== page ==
COMMENT: The former national team coach oversaw a huge period of change during his time in charge, helping to regenerate football in the country
A decade ago, the notion that Germany could be among the favourites at a World Cup on South American soil seemed a ludicrous one. With an ageing team, Rudi Voller’s side had been knocked out at the group stage in Euro 2004 without winning a match, even against whipping boys Latvia.
The World Cup, in Germany no less, was two years away and radical action was needed. Voller resigned immediately and Jurgen Klinsmann was installed a month later. He brought with him Joachim Low, a young former Stuttgart coach. The rest is history.
Klinsmann was faced with doubters from the off. In spite of his glittering international career as a player, he had no experience as a coach and had a huge rebuilding job on his hands.
To his credit, he took everything in his stride despite the doubters. Oliver Kahn’s powers were on the wane and Klinsmann took the huge step of stripping him of the captaincy, with Michael Ballack taking the armband.
It was a controversial move, but one that paid off. Ballack relished the role and became both the poster boy and the leader of a new generation of Germany stars. Kahn, meanwhile, was replaced as first-choice keeper by Jens Lehmann.
The personnel changed drastically too. In Portugal in 2004, Germany had a squad with no fewer than nine players over 30, playing the same old tired tactics.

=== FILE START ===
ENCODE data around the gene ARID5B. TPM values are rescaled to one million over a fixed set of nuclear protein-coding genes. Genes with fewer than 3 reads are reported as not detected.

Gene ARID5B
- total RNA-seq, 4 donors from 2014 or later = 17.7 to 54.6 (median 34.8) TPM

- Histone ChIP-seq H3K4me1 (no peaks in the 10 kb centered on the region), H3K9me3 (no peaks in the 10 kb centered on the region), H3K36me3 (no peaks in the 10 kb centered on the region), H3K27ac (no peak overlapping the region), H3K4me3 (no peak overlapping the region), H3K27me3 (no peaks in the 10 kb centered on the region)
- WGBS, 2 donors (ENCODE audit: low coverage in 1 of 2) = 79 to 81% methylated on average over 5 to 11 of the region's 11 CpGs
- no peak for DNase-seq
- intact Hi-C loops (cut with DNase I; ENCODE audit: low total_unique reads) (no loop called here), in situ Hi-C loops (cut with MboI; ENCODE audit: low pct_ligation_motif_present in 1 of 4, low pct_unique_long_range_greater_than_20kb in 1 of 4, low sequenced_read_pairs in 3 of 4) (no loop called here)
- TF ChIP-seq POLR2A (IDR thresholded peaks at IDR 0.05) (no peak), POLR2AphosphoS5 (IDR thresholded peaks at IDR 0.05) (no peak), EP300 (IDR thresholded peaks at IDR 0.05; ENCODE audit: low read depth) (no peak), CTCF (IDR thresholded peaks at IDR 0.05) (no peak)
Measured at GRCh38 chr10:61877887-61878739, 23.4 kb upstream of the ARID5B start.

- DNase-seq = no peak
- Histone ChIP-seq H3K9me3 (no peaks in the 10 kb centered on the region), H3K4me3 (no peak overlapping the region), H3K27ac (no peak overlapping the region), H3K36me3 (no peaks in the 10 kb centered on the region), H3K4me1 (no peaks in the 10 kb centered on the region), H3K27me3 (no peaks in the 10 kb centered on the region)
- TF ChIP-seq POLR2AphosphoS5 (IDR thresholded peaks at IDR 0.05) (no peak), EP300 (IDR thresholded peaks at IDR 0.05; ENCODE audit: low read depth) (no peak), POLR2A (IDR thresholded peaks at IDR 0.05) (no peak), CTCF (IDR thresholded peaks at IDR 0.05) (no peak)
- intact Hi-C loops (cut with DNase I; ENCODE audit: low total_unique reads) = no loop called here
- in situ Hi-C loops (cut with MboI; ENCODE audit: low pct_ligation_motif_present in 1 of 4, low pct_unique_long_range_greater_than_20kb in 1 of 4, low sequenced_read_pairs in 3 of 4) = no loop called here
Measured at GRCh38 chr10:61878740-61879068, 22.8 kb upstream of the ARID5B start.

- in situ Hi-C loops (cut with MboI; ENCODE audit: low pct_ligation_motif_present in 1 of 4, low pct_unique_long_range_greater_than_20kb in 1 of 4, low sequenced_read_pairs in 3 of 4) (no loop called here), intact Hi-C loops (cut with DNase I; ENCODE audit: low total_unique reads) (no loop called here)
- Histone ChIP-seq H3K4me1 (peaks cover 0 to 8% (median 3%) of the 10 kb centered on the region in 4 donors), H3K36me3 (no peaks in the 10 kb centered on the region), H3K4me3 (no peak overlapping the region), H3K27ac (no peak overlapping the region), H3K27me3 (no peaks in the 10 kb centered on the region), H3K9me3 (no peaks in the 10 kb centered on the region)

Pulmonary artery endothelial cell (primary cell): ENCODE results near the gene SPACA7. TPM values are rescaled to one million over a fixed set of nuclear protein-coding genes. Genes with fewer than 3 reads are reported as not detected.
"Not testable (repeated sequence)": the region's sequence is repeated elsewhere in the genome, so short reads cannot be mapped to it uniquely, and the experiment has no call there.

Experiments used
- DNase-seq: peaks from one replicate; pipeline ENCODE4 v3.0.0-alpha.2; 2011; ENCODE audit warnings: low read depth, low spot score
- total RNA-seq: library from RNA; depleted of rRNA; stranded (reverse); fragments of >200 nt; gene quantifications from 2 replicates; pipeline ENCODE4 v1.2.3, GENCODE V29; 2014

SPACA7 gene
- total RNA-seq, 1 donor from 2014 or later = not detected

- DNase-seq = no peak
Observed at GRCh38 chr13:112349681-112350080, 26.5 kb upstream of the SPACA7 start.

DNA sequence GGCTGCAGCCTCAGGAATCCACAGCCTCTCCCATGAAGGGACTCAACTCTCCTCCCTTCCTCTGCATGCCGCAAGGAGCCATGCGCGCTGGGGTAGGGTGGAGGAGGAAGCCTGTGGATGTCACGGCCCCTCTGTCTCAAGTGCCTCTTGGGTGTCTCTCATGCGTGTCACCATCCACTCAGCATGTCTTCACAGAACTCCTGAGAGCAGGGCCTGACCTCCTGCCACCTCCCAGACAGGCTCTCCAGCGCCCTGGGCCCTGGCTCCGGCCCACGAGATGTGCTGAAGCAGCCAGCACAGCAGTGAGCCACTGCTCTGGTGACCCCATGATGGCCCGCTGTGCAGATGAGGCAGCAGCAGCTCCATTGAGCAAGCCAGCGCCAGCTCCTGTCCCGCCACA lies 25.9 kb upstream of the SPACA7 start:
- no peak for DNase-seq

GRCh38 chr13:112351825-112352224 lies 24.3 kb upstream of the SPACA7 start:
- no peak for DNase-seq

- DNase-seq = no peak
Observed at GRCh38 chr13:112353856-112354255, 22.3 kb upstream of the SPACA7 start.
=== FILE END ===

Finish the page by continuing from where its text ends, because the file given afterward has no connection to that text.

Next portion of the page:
Two years later, that figure had shrunk to five and the youngest members of the European Championship squad, Lukas Podolski, Bastian Schweinsteiger and Philipp Lahm, were given important roles in a far more attacking team. A new breed of Germany star was arriving.
Of course, their World Cup campaign ended in tragedy. After a pulsating semi-final tie with Italy, Klinsmann’s side succumbed to two extra-time goals from the old enemy, but an impression had firmly been made.
Podolski was named the best young player of the tournament, Miroslav Klose was top scorer and Germans had a national team they could be proud of once more.
Four years earlier, they had been dragged over the finish line by Ballack’s brilliance and Voller’s knack of uniting his players. It was the last hurrah of the old generation and they had vastly exceeded expectations. This time, there was the sense that there was more to come.
Klinsmann stood down at the conclusion of the tournament, with Low taking up his old post. The legendary striker had won himself a reputation as a coach, re-established Germany as a major force in international football and was promptly rewarded with an order of merit from the German government.
His work was done, but not forgotten. “Klinsmann gave us structure, especially in the fitness department, but everything else is thanks to Low,” Thomas Muller said recently.
Oliver Bierhoff, a part of the coaching team of both Low and Klinsmann, credited his old boss with introducing “speed, quick passing, movement” and getting the team to “play the ball forwards and not, like in the past, sideways”.
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